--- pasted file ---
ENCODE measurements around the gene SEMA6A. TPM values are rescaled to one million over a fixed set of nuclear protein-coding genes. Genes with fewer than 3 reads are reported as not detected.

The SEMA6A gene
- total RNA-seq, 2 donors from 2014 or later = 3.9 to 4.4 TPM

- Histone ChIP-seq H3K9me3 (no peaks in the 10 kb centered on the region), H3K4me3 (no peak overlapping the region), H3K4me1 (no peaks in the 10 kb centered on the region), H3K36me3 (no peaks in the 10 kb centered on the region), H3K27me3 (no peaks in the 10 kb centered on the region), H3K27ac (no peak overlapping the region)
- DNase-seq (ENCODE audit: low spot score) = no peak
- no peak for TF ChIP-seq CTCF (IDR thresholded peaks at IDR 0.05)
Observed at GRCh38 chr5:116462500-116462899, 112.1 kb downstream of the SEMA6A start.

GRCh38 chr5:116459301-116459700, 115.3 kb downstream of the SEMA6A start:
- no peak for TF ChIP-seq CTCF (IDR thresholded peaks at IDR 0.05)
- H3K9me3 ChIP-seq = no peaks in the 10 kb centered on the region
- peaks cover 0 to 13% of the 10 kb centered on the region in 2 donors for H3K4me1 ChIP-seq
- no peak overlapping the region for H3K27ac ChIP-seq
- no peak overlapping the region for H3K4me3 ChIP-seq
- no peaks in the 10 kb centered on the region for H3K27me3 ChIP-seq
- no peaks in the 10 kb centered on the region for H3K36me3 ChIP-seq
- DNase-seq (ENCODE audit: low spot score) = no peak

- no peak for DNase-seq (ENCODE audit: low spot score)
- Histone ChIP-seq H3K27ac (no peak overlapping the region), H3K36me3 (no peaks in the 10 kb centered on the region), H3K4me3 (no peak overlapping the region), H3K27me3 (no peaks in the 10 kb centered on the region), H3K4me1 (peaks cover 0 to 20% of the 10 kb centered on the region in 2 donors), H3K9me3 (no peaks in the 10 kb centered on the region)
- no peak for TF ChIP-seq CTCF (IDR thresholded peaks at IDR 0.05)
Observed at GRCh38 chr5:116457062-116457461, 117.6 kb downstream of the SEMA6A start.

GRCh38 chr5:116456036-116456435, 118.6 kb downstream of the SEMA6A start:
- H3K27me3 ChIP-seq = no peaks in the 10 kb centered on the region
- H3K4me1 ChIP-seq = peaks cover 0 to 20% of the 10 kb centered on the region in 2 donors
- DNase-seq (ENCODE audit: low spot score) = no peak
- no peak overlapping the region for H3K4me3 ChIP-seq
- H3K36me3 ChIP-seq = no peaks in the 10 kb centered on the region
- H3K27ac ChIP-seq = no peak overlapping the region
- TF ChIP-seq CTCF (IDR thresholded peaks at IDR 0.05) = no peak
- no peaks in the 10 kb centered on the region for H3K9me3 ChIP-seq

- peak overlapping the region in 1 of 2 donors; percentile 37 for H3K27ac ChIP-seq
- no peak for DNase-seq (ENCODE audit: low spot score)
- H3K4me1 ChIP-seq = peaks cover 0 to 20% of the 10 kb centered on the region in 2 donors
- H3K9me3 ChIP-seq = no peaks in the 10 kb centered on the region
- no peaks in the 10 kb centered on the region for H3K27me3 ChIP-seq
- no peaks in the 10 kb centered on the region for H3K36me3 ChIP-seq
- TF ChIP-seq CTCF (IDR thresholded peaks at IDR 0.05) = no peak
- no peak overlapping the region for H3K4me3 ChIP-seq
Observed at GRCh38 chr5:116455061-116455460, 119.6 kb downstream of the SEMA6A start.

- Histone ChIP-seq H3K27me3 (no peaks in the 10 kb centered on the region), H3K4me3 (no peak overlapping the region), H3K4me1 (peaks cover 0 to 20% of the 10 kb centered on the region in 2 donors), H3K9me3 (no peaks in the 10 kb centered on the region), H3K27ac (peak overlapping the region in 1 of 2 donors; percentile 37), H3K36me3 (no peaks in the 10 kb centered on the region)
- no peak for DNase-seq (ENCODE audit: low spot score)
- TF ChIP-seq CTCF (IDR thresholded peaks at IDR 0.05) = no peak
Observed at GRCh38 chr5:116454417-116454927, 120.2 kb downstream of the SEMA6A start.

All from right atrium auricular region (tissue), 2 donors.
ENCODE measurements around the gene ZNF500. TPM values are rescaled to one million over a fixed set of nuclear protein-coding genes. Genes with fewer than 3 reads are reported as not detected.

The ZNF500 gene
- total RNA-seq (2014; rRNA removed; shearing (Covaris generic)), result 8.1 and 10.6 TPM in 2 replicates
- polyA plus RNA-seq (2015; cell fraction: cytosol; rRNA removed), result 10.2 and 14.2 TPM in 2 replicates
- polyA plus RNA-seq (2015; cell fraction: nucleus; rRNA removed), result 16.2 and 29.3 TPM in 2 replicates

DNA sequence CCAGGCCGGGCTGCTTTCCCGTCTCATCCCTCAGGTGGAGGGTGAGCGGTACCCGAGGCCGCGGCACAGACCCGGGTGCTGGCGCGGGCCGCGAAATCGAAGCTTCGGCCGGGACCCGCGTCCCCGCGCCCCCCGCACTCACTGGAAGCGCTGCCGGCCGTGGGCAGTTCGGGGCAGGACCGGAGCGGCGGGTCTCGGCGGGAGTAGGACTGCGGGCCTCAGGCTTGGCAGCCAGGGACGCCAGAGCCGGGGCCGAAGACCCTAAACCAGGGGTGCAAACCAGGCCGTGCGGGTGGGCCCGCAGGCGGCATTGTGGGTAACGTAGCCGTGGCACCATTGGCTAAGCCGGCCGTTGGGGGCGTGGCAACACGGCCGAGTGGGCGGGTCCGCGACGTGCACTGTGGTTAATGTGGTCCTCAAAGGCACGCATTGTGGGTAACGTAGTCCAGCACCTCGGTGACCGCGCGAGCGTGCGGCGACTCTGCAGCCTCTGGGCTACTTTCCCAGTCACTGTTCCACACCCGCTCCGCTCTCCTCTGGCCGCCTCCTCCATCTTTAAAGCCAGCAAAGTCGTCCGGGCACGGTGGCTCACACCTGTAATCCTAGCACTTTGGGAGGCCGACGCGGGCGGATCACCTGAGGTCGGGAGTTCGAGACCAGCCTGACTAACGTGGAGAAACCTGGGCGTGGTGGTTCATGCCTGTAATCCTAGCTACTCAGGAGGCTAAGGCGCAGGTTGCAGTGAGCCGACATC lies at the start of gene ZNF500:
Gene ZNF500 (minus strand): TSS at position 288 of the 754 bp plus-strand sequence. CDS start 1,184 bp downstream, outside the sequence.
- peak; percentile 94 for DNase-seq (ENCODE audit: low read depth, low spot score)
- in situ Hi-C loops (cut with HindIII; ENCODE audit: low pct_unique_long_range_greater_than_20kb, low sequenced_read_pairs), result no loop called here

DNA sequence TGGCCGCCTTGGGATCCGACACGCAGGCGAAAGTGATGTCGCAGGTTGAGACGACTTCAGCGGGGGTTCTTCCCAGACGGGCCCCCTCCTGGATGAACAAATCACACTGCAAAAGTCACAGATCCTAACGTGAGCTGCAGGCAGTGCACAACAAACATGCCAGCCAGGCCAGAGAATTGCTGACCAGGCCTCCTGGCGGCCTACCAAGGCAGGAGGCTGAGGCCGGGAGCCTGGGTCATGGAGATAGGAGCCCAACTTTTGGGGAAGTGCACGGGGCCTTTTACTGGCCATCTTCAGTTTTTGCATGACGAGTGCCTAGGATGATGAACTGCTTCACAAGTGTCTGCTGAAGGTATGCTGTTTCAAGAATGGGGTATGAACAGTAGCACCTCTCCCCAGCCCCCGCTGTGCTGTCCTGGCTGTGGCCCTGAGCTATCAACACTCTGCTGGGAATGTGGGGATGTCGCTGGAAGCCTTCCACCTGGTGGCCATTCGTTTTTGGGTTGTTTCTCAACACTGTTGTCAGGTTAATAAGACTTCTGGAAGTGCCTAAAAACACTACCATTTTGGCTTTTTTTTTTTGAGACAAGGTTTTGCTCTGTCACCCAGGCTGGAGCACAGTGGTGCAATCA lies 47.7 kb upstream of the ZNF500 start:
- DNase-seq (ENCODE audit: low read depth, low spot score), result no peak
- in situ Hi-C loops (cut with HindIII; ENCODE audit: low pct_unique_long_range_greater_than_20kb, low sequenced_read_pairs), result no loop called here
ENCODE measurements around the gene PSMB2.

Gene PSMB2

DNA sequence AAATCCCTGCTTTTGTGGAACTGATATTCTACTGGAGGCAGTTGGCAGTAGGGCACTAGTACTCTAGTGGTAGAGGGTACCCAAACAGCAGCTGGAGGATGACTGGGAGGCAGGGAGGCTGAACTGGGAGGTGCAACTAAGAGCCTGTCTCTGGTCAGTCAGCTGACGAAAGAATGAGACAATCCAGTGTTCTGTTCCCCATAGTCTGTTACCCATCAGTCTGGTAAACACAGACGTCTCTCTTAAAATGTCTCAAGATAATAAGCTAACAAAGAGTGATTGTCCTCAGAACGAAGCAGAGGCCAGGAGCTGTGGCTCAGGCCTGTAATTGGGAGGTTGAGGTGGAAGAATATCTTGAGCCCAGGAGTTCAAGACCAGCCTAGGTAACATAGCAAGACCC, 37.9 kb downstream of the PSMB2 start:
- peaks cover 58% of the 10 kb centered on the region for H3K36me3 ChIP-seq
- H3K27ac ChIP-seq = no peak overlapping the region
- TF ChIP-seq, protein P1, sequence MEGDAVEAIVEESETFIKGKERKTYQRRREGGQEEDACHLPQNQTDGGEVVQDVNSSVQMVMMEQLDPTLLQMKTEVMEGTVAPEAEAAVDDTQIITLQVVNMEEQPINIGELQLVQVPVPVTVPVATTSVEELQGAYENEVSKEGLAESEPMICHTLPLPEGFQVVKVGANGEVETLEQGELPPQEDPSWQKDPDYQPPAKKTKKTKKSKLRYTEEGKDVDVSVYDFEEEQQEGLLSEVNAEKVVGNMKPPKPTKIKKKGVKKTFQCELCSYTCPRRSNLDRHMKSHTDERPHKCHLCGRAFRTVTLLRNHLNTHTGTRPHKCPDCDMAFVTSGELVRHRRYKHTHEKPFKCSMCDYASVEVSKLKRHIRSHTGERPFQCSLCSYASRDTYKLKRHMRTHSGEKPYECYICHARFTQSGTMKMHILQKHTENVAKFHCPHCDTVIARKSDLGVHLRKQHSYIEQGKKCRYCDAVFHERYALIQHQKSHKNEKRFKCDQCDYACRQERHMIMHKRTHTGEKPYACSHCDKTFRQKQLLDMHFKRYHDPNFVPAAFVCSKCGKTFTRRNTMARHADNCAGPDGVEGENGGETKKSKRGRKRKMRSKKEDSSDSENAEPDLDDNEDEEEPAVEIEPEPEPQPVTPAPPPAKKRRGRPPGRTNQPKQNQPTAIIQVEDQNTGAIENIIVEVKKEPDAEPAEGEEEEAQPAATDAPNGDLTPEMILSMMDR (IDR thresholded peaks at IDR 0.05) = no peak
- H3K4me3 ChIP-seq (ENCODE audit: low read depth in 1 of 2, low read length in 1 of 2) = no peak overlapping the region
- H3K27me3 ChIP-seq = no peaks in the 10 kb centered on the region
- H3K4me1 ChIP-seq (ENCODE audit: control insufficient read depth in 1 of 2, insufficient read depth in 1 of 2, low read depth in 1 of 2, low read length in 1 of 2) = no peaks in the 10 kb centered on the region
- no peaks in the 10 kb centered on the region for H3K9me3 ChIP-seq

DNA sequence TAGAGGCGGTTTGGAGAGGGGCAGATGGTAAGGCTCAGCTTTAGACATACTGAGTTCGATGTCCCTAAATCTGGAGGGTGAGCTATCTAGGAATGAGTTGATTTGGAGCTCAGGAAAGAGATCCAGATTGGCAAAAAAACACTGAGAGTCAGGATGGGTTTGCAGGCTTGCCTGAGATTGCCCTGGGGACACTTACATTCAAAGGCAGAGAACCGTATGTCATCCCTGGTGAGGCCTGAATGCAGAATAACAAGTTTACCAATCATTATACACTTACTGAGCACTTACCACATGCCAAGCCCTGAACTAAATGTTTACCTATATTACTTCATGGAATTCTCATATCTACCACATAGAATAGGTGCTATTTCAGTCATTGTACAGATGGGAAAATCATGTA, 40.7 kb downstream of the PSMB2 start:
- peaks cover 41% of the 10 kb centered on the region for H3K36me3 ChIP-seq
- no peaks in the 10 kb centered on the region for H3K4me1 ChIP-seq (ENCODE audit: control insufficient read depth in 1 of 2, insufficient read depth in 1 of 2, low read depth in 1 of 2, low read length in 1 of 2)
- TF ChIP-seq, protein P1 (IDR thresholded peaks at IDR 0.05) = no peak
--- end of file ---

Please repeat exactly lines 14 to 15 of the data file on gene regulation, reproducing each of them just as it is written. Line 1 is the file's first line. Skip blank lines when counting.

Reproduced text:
- no peaks in the 10 kb centered on the region for H3K27me3 ChIP-seq
- no peaks in the 10 kb centered on the region for H3K36me3 ChIP-seq